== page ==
This is our truth, tell us yours
Yesterday, with her customary frankness, Jem wrote an astonishingly good post about herself, about being a woman and about emotions and grief.
Even though I wanted to respond, to talk about parallel experiences in my life, I knew that there are times to be silent, and let the truth be what it is.
That’s the power of the truth. It can silence all around it, creating a moment where individuals recognize it, and leave it space to reverberate before incorporating what they have learned from it into their own truths.
David Cameron has a problem with the truth this week. He’s made repeated statements about his finances, about taxation and his family’s links to its avoidance, that have led him to have to make further statements, each one emerging like a rotten tooth being hauled from the gum by a weary dentist.
I was wondering how to write about this when along came a perfect example of the simplest kind of news management; telling the truth. Here’s a news statement from Justin Welby and here’s one from his mum.
David Cameron could have made a simple statement, explaining the actions he took before becoming Prime Minister, and setting out the background to his tax affairs. He could have explained something of the structure of the various settlements that were used to minimize inheritance tax by his parents,and he could even have talked about the changing climate of opinion about taxation and morality.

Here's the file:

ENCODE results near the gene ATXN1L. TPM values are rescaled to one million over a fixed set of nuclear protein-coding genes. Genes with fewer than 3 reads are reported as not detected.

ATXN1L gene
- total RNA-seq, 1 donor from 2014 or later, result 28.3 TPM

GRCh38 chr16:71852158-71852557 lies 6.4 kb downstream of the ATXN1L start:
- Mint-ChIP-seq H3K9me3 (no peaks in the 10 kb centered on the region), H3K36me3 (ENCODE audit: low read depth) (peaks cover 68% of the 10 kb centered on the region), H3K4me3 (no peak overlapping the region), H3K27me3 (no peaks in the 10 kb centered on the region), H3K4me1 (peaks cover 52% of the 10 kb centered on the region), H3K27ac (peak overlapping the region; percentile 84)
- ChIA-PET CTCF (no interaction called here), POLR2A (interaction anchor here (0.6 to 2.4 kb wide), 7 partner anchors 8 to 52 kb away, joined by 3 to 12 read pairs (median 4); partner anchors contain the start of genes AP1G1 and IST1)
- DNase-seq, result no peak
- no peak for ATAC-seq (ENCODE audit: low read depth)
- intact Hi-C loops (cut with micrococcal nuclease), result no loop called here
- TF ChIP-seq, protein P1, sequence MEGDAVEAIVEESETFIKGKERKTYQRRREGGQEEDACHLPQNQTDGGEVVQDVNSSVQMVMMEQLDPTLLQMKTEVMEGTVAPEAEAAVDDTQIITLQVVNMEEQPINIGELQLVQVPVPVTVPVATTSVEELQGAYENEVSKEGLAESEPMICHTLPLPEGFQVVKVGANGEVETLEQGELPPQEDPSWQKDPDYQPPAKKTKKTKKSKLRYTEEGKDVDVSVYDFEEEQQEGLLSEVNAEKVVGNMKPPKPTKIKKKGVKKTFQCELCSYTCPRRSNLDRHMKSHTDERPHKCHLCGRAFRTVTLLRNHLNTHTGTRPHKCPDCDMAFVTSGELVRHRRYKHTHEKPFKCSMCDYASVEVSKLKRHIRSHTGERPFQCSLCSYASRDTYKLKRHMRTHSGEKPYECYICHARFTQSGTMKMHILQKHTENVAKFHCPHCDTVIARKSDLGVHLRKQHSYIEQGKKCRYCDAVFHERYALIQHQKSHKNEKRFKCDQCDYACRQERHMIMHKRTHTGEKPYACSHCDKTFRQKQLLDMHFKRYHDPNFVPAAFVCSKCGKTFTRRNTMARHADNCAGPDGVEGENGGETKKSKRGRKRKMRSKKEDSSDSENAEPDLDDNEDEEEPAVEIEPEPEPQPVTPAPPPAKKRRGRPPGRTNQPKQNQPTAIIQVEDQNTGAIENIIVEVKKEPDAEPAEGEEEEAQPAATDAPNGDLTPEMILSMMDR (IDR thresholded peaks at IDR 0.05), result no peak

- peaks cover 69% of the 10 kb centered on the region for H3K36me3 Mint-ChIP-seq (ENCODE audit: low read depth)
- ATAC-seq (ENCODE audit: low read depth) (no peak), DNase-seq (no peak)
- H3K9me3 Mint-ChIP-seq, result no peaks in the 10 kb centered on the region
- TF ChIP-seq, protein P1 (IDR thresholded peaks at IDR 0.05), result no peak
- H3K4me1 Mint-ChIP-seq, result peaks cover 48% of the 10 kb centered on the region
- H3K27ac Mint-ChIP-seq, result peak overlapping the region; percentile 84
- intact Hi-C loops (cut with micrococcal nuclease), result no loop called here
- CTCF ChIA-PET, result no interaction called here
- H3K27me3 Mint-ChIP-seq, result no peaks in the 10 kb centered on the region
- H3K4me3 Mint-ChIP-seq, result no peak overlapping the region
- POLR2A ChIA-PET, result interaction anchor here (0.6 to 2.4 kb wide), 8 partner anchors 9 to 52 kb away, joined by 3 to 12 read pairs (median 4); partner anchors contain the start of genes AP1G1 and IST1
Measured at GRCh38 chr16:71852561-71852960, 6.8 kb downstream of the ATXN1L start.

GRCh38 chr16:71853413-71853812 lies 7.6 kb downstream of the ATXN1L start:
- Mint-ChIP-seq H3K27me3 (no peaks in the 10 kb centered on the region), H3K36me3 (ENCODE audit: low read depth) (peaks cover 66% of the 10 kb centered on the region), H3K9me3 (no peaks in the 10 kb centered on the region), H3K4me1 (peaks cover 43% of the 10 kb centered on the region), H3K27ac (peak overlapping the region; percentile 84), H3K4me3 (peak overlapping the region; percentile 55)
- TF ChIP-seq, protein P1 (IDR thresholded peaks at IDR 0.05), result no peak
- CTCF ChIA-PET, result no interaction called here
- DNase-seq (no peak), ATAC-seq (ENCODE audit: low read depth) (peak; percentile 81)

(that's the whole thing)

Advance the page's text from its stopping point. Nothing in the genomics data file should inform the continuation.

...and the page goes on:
Instead he gave the impression of a man who doesn’t want to talk about a topic because of skeletons in the closet, and he will be dogged by that impression, even if it is untrue. Telling the truth is not always a concession, but can be the best thing to do. The fact that we live in a world where that statement is contestable, or not a principle of political practice, is a testament to the judgmental and bigotted world we live in.However, when, asin Cameron;scase, telling the truth immediatly would have avoided a series of tactically damging retreats, you can only wonder if his failure to seize the moment with honesty was driven by incompetence or fear of further exposure. I suspect the former, but believe many will believe the latter. The resulting damage is a self inflicted wound.